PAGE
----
Learning with an Asymmetric Teacher: Asymmetric Dopamine-Like Response Can Be Used as an Error Signal for Reinforcement Learning
According to many computational models, dopamine (DA) neurons in the basal ganglia (BG) play a major role in reinforcement learning. DA signal is proportional to the difference between actual and predicted reward, hence it could serve as the error signal in a temporal difference (TD) learning algorithm implemented in the BG. Indeed, a proportional increase in the firing rate of DA neurons in states with higher values than expected (the positive domain of the error signal) has been found experimentally. However, many studies indicate that DA neurons do not decrease their firing rate symmetrically in the negative domain. Some studies report a smaller gain relative to the positive domain, whereas others report a decrease in the firing to a constant level.
Our work focuses on using such an asymmetric error signal in a TD-like computational algorithm. We simulated a probabilistic classical conditioning task in which the agent sequentially received stimuli with different probabilities of reward or aversion. The algorithm calculated the value of each of the stimuli, using an asymmetric TD signal. This was done by manipulating the negative domain of the error signal function by decreasing its slope by a multiplicative factor smaller than one, fixing its negative values to a constant negative level, or fixing them to zero.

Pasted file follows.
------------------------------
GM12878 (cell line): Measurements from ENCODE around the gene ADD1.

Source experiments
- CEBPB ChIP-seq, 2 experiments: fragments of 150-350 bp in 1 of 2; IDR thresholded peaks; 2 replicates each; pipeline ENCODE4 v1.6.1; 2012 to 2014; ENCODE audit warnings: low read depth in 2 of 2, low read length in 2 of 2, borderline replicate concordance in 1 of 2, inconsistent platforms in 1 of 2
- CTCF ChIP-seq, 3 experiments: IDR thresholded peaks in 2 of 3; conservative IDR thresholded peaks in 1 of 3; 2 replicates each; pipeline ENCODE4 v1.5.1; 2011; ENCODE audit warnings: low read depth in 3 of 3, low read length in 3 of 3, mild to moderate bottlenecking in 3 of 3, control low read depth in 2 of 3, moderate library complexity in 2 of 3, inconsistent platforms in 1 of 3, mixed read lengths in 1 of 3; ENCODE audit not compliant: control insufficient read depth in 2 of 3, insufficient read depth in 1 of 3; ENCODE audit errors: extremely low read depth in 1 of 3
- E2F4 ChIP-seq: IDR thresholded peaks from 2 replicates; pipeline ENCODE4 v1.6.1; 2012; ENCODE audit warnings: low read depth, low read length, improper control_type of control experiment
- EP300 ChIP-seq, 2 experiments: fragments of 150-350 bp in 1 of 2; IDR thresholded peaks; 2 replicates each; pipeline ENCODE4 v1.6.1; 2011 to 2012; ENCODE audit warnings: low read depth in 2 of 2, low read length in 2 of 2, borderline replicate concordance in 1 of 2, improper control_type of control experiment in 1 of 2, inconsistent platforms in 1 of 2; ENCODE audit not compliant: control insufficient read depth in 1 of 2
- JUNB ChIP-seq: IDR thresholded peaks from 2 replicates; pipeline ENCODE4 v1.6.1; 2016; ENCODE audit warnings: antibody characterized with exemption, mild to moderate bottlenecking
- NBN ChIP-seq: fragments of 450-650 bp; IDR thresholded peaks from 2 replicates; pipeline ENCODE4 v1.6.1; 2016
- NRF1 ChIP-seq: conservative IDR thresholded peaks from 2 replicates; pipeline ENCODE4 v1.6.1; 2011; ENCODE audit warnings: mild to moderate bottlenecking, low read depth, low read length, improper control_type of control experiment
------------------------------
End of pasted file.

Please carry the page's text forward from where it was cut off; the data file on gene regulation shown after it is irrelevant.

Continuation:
We show that learning can be achieved when the negative domain of the error signal function is either constant negative or with reduced gain, although it is slower than with a symmetric error signal. However, learning cannot be achieved with a constant value of zero for the negative domain of the error signal function. We examined learning by comparing the values the algorithm assigned to the stimuli with those assigned by a symmetric TD algorithm. These values had a nonlinear concave trend, with higher calculated values than those assigned by the symmetric TD algorithm.
This suggests that the DA asymmetric signal could be used as an error signal in a TD algorithm as implemented in the BG and that DA asymmetric coding does not require a complementary BG modulatory error signal. We further hypothesize that the concave values of the error signal curve could thus lead to some aspects of irrational human behavior.
KeywordsBasal Ganglion Conditioned Stimulus Firing Rate Error Signal Unconditioned Stimulus
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